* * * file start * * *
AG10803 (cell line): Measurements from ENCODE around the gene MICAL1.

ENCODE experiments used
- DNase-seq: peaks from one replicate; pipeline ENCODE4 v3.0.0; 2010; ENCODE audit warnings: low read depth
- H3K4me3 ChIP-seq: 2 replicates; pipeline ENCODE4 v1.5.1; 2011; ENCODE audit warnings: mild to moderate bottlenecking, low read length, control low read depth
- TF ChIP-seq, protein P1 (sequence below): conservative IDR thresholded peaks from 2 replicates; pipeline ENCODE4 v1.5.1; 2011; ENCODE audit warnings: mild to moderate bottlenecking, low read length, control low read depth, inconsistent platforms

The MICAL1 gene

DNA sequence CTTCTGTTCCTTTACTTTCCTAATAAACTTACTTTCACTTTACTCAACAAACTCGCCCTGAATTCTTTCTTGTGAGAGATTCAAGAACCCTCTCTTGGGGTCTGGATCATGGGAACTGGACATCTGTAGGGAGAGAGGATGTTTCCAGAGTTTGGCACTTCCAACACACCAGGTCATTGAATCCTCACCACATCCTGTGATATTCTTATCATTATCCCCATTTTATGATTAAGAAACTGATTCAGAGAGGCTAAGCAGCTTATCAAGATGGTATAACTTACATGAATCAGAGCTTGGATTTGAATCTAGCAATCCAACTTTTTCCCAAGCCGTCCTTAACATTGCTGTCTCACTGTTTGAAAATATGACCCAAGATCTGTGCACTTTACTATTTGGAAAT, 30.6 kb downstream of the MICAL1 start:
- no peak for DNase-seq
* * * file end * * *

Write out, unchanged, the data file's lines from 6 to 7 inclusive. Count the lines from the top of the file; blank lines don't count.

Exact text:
The MICAL1 gene

DNA sequence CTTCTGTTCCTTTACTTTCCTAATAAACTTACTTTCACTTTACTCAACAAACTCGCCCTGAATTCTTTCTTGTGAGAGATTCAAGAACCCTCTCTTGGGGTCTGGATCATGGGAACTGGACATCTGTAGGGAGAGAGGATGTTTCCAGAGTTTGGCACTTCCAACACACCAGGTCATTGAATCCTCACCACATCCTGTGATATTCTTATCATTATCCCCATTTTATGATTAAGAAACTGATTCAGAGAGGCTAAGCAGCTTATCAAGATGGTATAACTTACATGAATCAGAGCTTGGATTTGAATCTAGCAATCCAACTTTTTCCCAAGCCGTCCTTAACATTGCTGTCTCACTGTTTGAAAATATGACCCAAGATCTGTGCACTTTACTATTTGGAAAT, 30.6 kb downstream of the MICAL1 start: